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Dyson Commits $8 Million to Robotics Lab, We Still Want a Vacuum

With the amount of resources Dyson is suddenly pouring into robotics, we're hoping for miracles

2 min read
Dyson Commits $8 Million to Robotics Lab, We Still Want a Vacuum

To quote an article that we wrote back in 2012, "Dyson has been working on a robot vacuum, for, like, ever." It's been a solid decade at the very least. The crazy part is that they already have a robotic vacuum: the DC06. In 2001 (one year before the very first Roomba), the $6,000 DC06 featured three onboard computers, 2,000 electronic components, 27 separate circuit boards, and 70 sensory devices. It was nuts. But James Dyson himself shut it down before a commercial release because of the cost (and weight), leaving us all wondering what they've been working on since then. We don't have an answer for you on that one, but it's gotta be a good sign that Dyson has just committed to investing $8 million in a robotics vision lab at Imperial College, London.

"My generation believed the world would be overrun by robots by the year 2014. We now have the mechanical and electronic capabilities, but robots still lack understandingseeing and thinking in the way we do. Mastering this will make our lives easier and lead to previously unthinkable technologies." —James Dyson

My generation, meanwhile, believed the world would be overrun by robots by like the year 2000. We're way behind schedule, so anything that can help move that along a little bit is certainly welcome. Dyson's $8 million will go towards hiring 15 researchers and roboticists at Imperial, including some Dyson engineers, which we're hoping will mean an atypically aggressive approach towards commercialization. The focus will be vision:  Andrew Davison will head the lab, with the goal of "[developing] systems that allow machines to both understand and perceive their surroundings—using vision to achieve it."

Vision is starting to become a problem of too much data and not enough intelligence, which is what J.D. means by robots lacking understanding. We have all kinds of super fancy cameras and sensors and whatnot, but no matter how many frames per second you're pumping out, or what sort of ludicrously high resolution or dynamic range they have, it's not going to do you any good at all unless you have software that can figure out what the heck your camera is looking at. Even simple object recognition is not yet simple to the extent that we can do it reliably in your typical home environment.

Most research labs tend to focus on technology demos, making very specific cutting-edge technology work under (usually) ideal circumstances. This is why we always get extra excited around here when we have the opportunity to post something about "real-world," where you have robots doing cool stuff in environments that are at least something like what you might in your house or outdoors or somewhere else that robots will need to be able to deal with to become useful. These aren't easy problems, but they're very important ones. Critical ones might not be too strong a word, since the ability to safely comprehend human environments is what's keeping robots from being exponentially more useful to us than they are now.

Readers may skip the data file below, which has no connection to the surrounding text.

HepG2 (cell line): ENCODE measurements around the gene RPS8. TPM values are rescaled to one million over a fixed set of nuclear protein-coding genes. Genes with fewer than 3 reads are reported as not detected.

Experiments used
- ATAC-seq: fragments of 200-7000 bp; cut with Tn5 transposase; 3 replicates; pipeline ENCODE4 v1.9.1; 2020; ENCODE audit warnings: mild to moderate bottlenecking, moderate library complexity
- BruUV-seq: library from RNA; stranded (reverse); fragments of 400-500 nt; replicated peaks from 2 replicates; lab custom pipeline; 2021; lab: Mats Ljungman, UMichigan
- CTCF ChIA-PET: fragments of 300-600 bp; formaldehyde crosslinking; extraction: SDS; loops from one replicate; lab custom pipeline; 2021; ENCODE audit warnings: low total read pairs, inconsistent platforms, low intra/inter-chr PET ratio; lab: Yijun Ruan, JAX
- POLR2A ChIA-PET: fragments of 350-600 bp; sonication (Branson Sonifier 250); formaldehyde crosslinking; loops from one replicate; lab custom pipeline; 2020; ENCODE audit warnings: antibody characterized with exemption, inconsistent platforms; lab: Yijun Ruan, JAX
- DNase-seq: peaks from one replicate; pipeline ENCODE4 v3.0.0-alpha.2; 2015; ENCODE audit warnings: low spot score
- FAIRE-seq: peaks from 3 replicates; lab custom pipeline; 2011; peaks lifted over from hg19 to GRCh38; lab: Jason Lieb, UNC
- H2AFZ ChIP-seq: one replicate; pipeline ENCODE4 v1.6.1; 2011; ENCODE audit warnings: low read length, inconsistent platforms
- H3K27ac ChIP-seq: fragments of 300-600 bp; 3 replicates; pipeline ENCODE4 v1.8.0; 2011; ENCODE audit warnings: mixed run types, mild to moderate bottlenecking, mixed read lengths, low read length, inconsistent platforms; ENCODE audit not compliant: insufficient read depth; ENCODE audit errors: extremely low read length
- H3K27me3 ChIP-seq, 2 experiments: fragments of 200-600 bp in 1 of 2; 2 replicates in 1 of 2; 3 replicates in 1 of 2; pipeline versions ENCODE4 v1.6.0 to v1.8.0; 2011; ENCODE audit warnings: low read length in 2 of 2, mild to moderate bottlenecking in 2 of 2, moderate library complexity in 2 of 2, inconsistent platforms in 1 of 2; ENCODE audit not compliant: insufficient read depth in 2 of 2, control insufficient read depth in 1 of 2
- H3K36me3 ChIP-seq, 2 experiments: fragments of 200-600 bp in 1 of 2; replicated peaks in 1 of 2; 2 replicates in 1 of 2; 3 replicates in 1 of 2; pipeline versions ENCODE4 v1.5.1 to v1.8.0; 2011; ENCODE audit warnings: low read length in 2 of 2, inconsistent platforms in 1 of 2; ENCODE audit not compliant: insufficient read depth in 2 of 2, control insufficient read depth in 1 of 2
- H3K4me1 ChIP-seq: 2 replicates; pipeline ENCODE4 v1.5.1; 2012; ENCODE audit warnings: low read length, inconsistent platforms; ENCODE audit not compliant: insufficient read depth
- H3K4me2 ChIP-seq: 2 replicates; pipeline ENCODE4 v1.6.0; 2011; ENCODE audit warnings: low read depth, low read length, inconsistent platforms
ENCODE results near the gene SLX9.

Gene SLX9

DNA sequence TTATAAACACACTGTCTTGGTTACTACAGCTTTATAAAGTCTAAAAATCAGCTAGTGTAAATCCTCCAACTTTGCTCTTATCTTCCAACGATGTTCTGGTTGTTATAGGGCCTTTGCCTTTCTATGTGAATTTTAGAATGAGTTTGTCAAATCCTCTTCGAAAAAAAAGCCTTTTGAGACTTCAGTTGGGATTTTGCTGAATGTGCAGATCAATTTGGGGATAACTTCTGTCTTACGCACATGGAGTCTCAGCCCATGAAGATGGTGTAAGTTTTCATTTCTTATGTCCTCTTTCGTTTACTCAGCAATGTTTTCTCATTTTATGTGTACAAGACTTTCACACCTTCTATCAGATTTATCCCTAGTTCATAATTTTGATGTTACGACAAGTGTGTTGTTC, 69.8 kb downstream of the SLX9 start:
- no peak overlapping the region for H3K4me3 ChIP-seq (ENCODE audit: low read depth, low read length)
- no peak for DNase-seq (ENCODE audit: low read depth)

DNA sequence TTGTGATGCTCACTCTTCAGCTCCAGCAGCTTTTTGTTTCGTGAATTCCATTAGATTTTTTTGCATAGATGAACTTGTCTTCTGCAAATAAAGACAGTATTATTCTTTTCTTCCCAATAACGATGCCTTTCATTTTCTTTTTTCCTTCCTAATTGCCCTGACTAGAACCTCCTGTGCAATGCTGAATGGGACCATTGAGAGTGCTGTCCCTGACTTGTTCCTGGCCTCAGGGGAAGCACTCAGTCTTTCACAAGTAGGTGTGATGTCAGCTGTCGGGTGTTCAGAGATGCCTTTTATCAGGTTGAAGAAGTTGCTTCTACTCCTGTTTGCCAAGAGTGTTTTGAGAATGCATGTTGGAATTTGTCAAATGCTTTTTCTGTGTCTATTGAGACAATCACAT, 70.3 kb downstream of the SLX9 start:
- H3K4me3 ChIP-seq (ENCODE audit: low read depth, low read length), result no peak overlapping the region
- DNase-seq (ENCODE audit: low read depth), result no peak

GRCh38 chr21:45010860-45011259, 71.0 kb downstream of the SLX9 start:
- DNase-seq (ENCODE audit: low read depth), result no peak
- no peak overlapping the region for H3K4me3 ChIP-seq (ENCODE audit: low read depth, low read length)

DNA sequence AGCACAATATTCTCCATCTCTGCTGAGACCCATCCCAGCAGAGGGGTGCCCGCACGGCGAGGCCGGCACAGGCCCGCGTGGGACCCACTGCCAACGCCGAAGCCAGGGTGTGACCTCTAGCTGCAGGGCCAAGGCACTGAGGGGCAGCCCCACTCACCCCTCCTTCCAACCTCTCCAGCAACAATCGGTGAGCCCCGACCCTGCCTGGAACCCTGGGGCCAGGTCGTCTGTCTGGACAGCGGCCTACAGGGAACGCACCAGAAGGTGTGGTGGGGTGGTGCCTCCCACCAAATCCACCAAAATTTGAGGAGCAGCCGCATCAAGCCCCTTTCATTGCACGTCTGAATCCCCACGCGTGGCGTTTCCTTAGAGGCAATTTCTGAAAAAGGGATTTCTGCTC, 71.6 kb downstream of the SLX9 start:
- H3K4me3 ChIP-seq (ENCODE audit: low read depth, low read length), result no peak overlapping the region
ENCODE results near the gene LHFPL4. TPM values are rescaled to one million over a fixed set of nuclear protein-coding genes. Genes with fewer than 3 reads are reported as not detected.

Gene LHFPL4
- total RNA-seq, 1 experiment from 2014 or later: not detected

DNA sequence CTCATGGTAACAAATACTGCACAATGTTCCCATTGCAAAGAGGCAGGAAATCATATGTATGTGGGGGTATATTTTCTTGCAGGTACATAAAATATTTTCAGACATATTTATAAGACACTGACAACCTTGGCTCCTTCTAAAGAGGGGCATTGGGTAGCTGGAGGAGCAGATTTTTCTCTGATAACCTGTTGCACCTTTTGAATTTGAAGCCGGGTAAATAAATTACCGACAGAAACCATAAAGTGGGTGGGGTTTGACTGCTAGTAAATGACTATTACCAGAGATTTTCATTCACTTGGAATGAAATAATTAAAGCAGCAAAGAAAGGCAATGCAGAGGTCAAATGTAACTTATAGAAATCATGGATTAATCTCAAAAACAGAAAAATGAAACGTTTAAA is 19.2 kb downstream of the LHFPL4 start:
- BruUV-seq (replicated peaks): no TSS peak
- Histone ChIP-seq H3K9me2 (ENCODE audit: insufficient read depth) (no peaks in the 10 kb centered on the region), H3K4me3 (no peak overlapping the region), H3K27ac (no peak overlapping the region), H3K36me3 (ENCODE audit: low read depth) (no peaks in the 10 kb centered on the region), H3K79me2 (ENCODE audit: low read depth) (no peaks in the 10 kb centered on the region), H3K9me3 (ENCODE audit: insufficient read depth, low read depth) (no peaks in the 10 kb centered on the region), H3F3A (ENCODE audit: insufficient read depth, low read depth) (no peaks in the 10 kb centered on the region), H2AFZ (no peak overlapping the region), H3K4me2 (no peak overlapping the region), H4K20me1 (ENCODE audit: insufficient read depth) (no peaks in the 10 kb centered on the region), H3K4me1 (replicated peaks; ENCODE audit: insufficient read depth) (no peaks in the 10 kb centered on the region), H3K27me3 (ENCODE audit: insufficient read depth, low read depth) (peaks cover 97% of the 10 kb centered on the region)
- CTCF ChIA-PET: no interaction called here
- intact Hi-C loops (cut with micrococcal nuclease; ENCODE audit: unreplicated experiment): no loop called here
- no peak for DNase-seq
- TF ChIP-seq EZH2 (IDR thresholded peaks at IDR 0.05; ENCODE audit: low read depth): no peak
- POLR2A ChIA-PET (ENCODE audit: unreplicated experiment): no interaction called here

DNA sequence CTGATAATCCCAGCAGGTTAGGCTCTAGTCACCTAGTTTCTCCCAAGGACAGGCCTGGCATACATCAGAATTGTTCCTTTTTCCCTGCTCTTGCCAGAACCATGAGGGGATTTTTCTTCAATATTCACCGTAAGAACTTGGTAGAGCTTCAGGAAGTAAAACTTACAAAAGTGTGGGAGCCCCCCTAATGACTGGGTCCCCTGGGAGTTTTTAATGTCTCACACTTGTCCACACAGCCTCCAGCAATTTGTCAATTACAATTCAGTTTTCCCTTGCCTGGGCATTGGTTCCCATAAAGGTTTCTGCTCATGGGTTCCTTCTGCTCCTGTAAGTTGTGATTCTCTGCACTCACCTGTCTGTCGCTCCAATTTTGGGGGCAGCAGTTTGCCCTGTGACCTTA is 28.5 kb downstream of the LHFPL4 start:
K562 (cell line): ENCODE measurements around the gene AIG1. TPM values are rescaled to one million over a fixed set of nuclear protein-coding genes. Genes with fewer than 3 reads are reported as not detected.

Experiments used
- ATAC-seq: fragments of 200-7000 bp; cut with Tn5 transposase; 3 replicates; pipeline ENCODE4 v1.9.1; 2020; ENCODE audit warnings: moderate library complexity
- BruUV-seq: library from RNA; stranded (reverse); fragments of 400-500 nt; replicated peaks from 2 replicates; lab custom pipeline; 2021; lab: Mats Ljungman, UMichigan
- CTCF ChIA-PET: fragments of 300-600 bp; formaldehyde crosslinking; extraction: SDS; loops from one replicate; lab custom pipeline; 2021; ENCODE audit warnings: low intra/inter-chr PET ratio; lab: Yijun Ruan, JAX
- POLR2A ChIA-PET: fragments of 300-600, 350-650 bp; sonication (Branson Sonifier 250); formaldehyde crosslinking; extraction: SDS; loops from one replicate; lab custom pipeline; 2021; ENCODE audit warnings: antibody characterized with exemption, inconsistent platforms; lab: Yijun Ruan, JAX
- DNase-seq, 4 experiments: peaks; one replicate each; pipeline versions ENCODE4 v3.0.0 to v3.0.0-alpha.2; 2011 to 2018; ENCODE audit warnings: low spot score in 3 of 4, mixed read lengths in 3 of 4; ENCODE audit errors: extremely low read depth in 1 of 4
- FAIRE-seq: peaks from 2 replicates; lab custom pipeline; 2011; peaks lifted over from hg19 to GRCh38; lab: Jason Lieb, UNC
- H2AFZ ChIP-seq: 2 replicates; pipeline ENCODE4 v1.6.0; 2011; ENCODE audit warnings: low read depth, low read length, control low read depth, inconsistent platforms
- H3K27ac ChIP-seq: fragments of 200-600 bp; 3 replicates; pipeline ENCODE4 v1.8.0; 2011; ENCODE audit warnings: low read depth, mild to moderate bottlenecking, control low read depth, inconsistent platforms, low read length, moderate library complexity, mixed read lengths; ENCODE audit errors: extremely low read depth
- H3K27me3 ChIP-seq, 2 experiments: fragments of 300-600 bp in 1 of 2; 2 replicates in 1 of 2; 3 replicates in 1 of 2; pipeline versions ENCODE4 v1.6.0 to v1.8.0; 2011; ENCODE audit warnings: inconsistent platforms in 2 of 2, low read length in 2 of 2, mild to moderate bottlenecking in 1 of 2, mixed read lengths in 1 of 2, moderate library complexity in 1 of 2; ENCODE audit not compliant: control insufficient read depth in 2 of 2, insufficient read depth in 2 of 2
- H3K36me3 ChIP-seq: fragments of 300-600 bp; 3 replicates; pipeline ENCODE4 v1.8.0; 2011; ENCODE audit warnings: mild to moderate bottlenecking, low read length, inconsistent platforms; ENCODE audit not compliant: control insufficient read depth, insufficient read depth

In addition to the research lab funding, Dyson is also spending $400 million to double the size of its UK research center by hiring 3,000 more engineers. I have no idea how many engineers it takes to redesign a robotic vacuum, but I feel like this should probably be enough.

[ Dyson ] via [ BBC ]

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The Bionic-Hand Arms Race

The prosthetics industry is too focused on high-tech limbs that are complicated, costly, and often impractical

12 min read
A photograph of a young woman with brown eyes and neck length hair dyed rose gold sits at a white table. In one hand she holds a carbon fiber robotic arm and hand. Her other arm ends near her elbow. Her short sleeve shirt has a pattern on it of illustrated hands.

The author, Britt Young, holding her Ottobock bebionic bionic arm.

Gabriela Hasbun. Makeup: Maria Nguyen for MAC cosmetics; Hair: Joan Laqui for Living Proof

In Jules Verne’s 1865 novel From the Earth to the Moon, members of the fictitious Baltimore Gun Club, all disabled Civil War veterans, restlessly search for a new enemy to conquer. They had spent the war innovating new, deadlier weaponry. By the war’s end, with “not quite one arm between four persons, and exactly two legs between six,” these self-taught amputee-weaponsmiths decide to repurpose their skills toward a new projectile: a rocket ship.

The story of the Baltimore Gun Club propelling themselves to the moon is about the extraordinary masculine power of the veteran, who doesn’t simply “overcome” his disability; he derives power and ambition from it. Their “crutches, wooden legs, artificial arms, steel hooks, caoutchouc [rubber] jaws, silver craniums [and] platinum noses” don’t play leading roles in their personalities—they are merely tools on their bodies. These piecemeal men are unlikely crusaders of invention with an even more unlikely mission. And yet who better to design the next great leap in technology than men remade by technology themselves?

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